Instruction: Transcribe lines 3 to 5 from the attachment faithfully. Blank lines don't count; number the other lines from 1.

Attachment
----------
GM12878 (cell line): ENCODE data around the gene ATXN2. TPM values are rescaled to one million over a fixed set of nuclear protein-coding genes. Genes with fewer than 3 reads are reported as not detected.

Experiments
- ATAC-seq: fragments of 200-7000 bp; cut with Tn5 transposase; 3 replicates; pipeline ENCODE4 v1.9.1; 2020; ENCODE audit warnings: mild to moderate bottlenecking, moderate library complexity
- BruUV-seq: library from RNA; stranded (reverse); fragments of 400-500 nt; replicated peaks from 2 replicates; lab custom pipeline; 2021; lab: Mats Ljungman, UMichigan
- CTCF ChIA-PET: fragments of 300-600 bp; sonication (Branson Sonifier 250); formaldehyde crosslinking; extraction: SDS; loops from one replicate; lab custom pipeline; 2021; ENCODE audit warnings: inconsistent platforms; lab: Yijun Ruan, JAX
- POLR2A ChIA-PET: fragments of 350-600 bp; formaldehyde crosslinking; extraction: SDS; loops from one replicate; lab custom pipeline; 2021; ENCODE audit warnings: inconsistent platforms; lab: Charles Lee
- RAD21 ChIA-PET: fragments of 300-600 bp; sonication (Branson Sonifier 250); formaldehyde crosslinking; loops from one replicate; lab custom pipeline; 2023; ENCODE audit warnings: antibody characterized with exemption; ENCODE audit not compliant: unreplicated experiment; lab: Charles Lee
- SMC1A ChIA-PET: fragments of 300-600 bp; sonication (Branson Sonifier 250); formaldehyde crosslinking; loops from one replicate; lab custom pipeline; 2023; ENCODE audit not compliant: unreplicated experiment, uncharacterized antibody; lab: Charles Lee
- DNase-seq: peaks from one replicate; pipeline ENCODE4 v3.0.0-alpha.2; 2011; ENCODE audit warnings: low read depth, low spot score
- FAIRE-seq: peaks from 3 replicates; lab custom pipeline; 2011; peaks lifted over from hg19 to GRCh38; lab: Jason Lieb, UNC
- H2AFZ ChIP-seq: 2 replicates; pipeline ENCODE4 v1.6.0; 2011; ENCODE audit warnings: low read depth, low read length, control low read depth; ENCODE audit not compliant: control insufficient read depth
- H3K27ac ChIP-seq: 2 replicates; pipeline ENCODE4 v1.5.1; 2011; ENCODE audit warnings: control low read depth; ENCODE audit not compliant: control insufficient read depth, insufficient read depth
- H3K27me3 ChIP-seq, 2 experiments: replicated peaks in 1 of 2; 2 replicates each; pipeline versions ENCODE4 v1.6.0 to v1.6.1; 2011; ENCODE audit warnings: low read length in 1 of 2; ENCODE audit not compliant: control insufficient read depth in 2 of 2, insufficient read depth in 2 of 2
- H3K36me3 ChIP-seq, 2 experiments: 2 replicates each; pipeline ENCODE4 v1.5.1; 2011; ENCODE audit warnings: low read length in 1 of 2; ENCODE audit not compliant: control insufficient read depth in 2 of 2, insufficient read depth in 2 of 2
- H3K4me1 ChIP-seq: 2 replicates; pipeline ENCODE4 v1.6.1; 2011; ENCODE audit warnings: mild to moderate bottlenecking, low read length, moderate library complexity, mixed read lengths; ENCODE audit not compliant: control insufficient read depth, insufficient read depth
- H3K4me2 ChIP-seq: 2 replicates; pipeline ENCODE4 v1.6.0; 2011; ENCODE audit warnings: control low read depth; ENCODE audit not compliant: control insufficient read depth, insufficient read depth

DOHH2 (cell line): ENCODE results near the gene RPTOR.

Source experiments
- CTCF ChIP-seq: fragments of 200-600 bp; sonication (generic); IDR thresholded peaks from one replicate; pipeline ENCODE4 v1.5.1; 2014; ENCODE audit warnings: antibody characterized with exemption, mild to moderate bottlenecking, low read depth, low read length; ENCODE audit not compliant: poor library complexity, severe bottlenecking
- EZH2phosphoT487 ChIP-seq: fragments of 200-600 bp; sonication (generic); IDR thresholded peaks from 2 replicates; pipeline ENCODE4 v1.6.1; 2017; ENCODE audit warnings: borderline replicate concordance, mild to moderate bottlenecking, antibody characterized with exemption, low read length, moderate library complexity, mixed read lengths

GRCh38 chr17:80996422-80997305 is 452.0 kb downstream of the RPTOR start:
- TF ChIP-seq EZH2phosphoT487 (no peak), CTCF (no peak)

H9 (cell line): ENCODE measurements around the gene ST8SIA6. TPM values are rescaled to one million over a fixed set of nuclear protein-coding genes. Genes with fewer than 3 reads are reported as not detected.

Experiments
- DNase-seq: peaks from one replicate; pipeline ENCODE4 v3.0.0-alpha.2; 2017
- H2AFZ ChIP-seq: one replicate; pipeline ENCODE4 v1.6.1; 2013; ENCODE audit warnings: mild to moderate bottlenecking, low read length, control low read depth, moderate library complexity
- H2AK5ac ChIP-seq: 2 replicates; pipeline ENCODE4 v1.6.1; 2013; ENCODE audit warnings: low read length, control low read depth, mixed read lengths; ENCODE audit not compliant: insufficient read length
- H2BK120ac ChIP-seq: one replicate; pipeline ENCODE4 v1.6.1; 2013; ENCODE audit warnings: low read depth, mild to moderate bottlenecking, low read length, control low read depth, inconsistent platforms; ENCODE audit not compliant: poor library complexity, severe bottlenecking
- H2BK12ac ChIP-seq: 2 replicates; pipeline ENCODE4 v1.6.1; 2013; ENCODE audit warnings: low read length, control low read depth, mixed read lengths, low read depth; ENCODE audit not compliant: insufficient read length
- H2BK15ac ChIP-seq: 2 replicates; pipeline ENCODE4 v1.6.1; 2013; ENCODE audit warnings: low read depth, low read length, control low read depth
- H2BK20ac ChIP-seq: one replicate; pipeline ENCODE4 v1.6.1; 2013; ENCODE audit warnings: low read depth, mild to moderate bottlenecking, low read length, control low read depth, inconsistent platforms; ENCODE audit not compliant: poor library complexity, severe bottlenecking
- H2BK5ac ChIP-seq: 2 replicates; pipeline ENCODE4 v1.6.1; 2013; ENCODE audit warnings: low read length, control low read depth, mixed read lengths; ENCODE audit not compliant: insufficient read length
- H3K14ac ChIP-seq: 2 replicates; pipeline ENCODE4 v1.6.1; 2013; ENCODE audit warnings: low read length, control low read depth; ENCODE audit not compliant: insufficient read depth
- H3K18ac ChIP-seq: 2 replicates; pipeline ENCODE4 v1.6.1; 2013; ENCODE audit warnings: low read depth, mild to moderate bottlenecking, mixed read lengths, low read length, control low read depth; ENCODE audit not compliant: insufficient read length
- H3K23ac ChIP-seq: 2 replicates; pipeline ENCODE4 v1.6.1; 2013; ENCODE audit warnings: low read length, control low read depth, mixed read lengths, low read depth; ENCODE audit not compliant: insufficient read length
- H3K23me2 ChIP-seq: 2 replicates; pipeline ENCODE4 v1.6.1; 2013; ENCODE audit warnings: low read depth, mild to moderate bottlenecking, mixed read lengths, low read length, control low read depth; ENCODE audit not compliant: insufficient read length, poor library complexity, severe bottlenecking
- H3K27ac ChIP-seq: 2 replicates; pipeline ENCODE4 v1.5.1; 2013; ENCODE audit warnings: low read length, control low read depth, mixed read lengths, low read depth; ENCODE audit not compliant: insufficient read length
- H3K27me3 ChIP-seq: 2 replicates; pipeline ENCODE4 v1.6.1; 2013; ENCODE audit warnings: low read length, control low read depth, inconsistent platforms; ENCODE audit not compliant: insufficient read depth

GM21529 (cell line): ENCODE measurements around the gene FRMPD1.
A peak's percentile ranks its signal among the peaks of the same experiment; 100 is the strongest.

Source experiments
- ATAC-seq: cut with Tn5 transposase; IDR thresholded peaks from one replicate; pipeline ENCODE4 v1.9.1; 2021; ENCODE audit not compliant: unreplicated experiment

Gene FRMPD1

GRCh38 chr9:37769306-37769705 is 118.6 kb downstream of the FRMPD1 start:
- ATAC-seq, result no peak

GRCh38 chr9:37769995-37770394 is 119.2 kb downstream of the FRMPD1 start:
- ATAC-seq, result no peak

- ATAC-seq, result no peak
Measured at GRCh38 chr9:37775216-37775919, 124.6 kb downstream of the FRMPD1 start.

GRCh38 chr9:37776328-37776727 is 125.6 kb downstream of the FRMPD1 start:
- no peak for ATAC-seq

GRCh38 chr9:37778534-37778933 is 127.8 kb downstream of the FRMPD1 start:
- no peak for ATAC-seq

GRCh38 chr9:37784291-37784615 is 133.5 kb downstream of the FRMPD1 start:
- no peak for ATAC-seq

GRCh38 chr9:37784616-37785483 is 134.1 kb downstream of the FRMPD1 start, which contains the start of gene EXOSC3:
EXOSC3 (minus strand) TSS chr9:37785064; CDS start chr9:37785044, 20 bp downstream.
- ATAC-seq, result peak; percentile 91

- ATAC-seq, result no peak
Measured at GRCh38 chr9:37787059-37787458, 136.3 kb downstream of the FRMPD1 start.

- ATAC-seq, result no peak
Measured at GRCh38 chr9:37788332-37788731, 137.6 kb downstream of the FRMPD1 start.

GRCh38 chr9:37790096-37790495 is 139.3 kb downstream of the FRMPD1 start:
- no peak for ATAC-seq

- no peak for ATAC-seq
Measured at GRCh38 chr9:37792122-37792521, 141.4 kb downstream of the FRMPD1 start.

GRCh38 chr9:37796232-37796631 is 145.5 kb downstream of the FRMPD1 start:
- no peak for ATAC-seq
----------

- ATAC-seq: fragments of 200-7000 bp; cut with Tn5 transposase; 3 replicates; pipeline ENCODE4 v1.9.1; 2020; ENCODE audit warnings: mild to moderate bottlenecking, moderate library complexity
- BruUV-seq: library from RNA; stranded (reverse); fragments of 400-500 nt; replicated peaks from 2 replicates; lab custom pipeline; 2021; lab: Mats Ljungman, UMichigan
- CTCF ChIA-PET: fragments of 300-600 bp; sonication (Branson Sonifier 250); formaldehyde crosslinking; extraction: SDS; loops from one replicate; lab custom pipeline; 2021; ENCODE audit warnings: inconsistent platforms; lab: Yijun Ruan, JAX